The building program for new houses has also suffered from diversion of capacity for the Canterbury earthquakes rebuild and the need to remedy leaky homes. (This arose partly from the introduction of new technologies without the skills to implement them, but also because of a fetish for light-handed regulation which we have not entirely discarded.) Additionally, a lot of buildings have had to be rebuilt or modified because they did not meet earthquake standards. (Again one may ask, how did some buildings put up in the last three decades not meet reasonable earthquake standards? The fetish again?) That has meant that the supply of housing has not kept up with population growth, especially in centres whet there has been a heavy inflow of migrants from offshore and elsewhere in New Zealand. Probably supply cannot keep up unless the government takes the sort of building as it has done in the past. It hasn’t.

Additionally, Housing New Zealand appears to have had an inadequate maintenance program many of its houses are coming to the end of their life or need a major refit, while there is private housing which needs insulation.

Then there is the adequate land problem. It differs by location. Christchurch can build to the Alps if it has too. Auckland is trapped on a narrow isthmus; extensions north and south add to an overburdened motorway system. It has to infill and go up (even if apartments are not a traditional way of New Zealand life); my guess that building a decent public transport network for Auckland is critical and should be ahead of housing development – not, as it is today, behind.

Such an exhausting list illustrates the lack of serious attention the government have given to housing even though it is high among the public’s priorities. Yet, so he says, the Prime Minister has been aware of the difficulties. The record is, as in so many other areas, it may have been aware of the problem but the government has done hardly anything about them.

Now the public alarm has become overwhelming. As the shoe pinches, yet again we may soon see a half-baked response to try to deal with problems which have been accumulating for some time. That’s an idea! What about housing the homeless in a shoe?

Comments (1)

by Murray Grimwood on May 25, 2016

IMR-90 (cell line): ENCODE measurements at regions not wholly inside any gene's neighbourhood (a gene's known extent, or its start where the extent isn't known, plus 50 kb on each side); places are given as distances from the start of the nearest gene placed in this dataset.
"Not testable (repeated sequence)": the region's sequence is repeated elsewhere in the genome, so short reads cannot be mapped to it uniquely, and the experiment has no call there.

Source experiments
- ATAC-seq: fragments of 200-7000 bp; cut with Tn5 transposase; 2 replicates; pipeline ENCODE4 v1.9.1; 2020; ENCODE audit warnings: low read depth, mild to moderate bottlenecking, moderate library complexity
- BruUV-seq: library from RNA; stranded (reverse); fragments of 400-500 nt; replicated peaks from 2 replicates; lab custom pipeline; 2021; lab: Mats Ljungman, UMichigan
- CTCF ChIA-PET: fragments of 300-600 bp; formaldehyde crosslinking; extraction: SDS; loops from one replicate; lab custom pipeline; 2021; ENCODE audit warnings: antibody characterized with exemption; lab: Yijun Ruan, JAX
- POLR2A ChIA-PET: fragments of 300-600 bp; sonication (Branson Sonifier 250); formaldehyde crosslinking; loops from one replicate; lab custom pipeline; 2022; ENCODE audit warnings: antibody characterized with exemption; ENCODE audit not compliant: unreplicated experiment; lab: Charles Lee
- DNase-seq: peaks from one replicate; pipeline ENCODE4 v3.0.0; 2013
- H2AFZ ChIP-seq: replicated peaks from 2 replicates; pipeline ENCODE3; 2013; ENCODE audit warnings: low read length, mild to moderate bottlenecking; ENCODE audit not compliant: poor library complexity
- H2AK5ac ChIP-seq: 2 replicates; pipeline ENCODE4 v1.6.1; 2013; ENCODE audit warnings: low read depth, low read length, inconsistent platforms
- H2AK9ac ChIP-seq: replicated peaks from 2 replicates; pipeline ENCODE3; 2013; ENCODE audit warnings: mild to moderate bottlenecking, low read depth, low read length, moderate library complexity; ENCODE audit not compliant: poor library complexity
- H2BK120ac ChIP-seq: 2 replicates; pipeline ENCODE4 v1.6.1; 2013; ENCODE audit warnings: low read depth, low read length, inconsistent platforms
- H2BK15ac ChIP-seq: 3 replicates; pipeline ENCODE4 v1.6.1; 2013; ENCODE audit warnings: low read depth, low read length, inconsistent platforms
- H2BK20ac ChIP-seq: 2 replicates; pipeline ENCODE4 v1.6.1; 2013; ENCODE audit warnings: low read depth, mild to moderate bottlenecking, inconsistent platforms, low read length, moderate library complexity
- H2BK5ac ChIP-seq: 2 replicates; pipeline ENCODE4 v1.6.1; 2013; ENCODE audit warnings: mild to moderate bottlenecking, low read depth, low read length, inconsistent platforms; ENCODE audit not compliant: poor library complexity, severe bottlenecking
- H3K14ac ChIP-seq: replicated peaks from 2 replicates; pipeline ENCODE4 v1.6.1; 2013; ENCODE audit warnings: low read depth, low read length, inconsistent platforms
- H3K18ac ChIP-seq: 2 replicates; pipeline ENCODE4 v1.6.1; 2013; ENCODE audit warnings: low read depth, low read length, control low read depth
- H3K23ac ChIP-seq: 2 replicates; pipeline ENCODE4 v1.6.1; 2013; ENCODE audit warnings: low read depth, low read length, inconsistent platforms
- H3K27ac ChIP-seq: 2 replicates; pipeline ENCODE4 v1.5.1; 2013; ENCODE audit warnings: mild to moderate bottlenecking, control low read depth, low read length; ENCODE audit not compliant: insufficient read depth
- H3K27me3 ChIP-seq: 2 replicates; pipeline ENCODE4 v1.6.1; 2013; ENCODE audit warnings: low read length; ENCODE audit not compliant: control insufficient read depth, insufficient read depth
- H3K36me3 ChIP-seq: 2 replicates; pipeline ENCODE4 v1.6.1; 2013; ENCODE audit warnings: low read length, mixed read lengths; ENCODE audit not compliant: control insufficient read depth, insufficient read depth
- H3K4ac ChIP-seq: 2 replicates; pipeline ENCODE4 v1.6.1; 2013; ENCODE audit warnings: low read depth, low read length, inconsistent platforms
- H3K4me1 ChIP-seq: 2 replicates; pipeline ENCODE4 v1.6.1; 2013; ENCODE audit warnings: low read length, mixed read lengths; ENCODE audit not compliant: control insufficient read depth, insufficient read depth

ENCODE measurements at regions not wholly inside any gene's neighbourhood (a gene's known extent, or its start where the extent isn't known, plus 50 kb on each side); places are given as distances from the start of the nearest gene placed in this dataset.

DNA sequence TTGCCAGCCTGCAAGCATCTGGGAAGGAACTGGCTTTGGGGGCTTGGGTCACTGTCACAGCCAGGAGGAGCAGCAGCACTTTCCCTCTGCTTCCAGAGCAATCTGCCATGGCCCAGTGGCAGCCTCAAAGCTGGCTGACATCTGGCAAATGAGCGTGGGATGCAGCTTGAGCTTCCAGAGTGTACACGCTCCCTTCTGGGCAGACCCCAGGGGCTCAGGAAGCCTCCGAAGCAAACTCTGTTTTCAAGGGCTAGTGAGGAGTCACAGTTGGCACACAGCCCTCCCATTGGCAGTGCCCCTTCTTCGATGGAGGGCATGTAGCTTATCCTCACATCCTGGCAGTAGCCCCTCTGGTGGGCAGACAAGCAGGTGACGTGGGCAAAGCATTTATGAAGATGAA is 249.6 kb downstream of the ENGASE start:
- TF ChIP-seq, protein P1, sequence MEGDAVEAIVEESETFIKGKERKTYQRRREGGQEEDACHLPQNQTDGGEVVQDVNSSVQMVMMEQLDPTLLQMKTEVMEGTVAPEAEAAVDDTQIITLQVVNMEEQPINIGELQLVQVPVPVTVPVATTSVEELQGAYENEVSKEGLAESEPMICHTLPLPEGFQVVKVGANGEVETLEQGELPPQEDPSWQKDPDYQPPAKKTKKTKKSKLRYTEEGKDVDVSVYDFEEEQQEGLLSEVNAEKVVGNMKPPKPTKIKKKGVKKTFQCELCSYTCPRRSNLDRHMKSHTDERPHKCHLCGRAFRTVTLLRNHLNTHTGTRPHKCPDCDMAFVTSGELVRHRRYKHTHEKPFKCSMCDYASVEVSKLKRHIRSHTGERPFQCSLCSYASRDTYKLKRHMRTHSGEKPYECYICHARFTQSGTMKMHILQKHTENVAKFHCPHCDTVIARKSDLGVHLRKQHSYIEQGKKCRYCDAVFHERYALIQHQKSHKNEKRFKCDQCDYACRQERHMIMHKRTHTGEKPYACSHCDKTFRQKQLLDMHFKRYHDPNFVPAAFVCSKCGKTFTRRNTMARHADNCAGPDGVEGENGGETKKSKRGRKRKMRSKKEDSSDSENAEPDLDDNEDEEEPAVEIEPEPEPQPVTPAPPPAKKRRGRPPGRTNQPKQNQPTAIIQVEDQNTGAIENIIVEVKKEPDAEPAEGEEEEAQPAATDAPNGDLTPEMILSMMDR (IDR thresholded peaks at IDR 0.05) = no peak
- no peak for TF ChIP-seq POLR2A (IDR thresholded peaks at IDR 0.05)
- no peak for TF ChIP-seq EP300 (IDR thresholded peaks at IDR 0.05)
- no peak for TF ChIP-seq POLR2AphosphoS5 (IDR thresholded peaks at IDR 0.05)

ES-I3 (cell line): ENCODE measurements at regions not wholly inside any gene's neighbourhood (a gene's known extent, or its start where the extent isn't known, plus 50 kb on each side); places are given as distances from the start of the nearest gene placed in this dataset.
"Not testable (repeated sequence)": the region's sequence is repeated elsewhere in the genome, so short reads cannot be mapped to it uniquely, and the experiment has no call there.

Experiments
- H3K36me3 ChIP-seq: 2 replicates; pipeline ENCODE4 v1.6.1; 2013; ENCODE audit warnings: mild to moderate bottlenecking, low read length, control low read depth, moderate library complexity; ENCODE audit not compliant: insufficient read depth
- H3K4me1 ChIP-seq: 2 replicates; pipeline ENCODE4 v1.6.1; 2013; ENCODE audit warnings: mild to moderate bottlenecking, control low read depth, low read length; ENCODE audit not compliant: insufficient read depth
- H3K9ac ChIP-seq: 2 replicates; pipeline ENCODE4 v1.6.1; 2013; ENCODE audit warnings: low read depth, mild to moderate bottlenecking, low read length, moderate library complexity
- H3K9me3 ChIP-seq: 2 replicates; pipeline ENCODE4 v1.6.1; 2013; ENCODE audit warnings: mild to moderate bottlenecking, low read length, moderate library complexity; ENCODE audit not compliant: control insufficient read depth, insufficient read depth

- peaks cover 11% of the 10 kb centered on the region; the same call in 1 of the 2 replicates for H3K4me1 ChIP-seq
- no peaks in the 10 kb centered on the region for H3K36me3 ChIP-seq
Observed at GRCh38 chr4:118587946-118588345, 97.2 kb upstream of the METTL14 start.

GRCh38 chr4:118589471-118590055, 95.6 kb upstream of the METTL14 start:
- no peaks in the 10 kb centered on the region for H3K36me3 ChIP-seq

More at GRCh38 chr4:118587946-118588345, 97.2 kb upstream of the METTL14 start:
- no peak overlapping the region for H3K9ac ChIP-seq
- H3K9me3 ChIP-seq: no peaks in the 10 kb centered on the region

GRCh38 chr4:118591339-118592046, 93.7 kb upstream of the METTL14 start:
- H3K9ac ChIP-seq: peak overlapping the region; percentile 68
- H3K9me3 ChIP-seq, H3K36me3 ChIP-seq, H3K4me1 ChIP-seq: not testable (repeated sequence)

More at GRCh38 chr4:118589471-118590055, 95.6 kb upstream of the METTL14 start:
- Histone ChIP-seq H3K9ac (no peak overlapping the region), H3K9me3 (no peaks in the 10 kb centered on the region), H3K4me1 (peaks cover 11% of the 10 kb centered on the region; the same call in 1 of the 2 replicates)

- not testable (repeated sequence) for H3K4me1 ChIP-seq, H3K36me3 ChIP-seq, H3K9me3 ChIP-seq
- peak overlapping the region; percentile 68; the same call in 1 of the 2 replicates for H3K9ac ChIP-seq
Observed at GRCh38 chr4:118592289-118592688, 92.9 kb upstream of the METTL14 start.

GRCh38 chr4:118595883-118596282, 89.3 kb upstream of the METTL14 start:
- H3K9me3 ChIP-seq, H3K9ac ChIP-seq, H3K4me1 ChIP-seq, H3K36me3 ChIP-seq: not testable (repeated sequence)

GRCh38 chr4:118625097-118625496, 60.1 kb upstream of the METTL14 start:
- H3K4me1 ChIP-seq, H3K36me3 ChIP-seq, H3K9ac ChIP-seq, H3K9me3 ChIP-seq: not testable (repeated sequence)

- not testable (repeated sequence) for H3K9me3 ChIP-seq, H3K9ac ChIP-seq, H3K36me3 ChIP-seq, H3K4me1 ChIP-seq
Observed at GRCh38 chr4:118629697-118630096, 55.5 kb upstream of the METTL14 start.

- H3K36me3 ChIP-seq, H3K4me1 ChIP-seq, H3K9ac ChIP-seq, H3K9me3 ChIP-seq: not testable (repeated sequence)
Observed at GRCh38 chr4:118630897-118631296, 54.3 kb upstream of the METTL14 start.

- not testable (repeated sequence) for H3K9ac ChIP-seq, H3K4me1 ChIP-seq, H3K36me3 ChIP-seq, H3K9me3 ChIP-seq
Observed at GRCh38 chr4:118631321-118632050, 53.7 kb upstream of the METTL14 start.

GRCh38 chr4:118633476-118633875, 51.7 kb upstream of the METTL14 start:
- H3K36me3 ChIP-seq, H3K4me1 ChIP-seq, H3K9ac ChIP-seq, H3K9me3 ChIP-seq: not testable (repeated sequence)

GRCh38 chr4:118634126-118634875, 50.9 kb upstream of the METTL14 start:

Murray Grimwood

Christchurch can't actually 'build to the Alps if it want's to.

There isn't the fossil-fuelled, fossil-fuel-feedstocked, time left to do so.

Not only that, but it would have to displace all that dairying, drink the irrigation water, be fed from somewhere (else?)

For anyone who isn't aware where we are on the LTG timescale,

http://www.theguardian.com/commentisfree/2014/sep/02/limits-to-growth-wa...

and Dennis Meadows' only comment these days is that we've brought 2030 forward to 2020........

Nope, on that basis, global finance fails. Trading globally collapses. So too does the energy we have available (most is oil, hydro just does electricity, not trucks or tractors - or bitumen). Then we will have to feed ourselves, and make do with the existing housing stock. Much of which is untenable (too big, requires artificial heating). I see a time (10-15 years away, perhaps closer) when multiple families will inhabit the too-big houses. I see a mass migration to the 'country' where the food is produced, and food will be everything. Just who governs in that scenario, and who decides which pieces of civic infrastructure to hold, which to let go - in an interesting question.

The problem comes, at present, when those who are displaced would happily live in alternative accomodation styles, but those who feel themselves 'rich' through ownership within the system, want it to continue. So the latter vote to exclude the former, and until things get dire, will outnumber them.

Nobody - regardless of political hue or religious conviction - can cope with exponential population growth. There are no permanent answers to that. Only stop-gap measures until physical limits intervene. Only a crowd ballsy enough to address population (and resources) in a long-term-sustainable context, can qualify as valid future leadership.

I doubt we'll see such a political force emerge untill aprez-crash.